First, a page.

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S. Korea open to Japan joining nuclear consultative group: ex-security advisor

US presidential election unlikely to alter trajectory of strengthening trilateral cooperation, say former officials

Feb. 13, 2024 - 14:23 By Ji Da-gyum
Former South Korean National Security Advisor Kim Sung-han speaks during a forum co-hosted by the Center for Strategic and International Studies and the Korea Foundation, in Washington, Monday. (Yonhap)

South Korea is "open-minded" about expanding the existing bilateral nuclear consultative group with the United States to a trilateral framework including Japan, a former South Korean national security advisor said Monday.

Kim Sung-han, President Yoon Suk Yeol's former top national security advisor from 2022 to 2023, acknowledged that during his tenure, he had the opportunity to discuss the idea of the expansion of the framework with his Japanese counterpart.

The Nuclear Consultative Group is a bilateral body created in accordance with the Washington Declaration signed by President Yoon and US President Joe Biden on April 26, 2023. The NCG is tailored to enhance the viability of US extended deterrence and formulate joint response strategies and procedures for the allies in the event of a North Korean nuclear attack on the Korean Peninsula.

Kim underscored that Japan has the final say on the country's participation in the NCG, during an event co-hosted by the Center for Strategic and International Studies and the Korea Foundation in Washington on Monday.

"This is a somewhat sensitive issue to Japan because the NCG is about how to use nuclear weapons in a contingency. So, from the Japanese perspective, this might provoke some domestic discussions," Kim said. "It depends on Japan. Korea is open-minded."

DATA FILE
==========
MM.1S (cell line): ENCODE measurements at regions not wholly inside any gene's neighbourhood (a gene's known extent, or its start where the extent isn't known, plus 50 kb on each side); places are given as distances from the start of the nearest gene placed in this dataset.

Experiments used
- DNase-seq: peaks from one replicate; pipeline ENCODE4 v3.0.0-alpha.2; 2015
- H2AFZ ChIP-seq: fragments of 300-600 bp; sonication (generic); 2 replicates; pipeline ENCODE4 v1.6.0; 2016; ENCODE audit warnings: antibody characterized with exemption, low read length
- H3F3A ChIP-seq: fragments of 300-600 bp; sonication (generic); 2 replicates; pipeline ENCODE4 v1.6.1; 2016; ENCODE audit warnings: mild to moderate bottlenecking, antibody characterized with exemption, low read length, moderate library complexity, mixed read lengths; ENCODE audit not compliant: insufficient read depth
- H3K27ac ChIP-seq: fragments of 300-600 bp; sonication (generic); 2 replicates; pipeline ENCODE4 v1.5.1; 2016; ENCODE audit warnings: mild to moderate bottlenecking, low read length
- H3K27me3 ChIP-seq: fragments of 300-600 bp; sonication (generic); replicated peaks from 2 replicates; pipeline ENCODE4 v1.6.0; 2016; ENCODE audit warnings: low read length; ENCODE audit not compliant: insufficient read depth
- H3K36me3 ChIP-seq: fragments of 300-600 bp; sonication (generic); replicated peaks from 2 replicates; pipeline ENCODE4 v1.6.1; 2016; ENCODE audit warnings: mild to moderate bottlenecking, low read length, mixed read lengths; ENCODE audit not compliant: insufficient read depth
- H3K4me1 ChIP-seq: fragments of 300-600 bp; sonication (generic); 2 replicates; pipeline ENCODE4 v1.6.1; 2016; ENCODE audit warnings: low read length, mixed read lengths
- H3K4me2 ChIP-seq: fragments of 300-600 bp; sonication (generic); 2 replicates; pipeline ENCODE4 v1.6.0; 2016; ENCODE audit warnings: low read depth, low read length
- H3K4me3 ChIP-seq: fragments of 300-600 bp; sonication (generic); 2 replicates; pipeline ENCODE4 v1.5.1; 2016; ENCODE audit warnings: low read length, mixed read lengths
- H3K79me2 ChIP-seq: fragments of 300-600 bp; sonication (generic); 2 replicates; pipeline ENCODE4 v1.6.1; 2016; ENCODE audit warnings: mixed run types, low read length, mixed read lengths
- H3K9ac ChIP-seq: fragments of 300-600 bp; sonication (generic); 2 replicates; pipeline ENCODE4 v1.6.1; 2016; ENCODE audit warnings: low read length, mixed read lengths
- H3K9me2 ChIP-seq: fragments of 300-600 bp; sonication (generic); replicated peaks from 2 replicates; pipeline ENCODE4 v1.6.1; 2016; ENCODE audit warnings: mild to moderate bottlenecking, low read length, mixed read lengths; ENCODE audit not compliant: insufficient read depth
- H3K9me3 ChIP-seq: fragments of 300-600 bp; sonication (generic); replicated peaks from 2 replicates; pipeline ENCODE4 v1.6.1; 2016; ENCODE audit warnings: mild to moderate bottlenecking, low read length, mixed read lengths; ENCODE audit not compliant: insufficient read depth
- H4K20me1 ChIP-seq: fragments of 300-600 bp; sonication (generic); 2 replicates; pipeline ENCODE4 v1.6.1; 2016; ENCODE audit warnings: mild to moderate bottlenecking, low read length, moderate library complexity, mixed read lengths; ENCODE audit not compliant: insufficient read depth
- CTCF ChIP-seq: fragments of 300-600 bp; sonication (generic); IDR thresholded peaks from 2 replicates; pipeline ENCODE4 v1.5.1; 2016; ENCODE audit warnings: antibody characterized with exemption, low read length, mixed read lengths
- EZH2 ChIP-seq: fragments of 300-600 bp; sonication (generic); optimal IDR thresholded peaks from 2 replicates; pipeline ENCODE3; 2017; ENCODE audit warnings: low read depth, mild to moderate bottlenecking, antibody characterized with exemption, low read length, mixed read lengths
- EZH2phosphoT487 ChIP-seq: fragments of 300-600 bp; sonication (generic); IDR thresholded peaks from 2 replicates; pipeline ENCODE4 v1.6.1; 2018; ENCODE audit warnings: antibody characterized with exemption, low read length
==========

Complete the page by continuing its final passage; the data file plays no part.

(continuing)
Kim suggested that South Korea and the US have the option to maintain their existing NCG and create a new trilateral NCG involving Japan separately. Alternatively, Japan could gradually join the current South Korea-US NCG.

Kim, however, once again emphasized that this decision ultimately depends on Japan's willingness, which necessitates closer cooperation or consultation beforehand.

In response to Kim's remarks, South Korea's Foreign Ministry said on Tuesday that the government is open to the idea of expanding discussions with Japan, specifically aimed at enhancing cooperation to strengthen extended deterrence.

Extended deterrence is the US commitment to deter or respond to coercion and attacks on US allies and partners by mobilizing the full range of US defense capabilities, including nuclear weapons.

But a senior official at the Foreign Ministry, speaking on condition of anonymity to reporters, explained that the NCG was launched not long ago, in July, with only two meetings convened in July and December of last year.

"Therefore, our current focus lies on institutionalizing cooperation between Korea and the US on extended deterrence," the official said.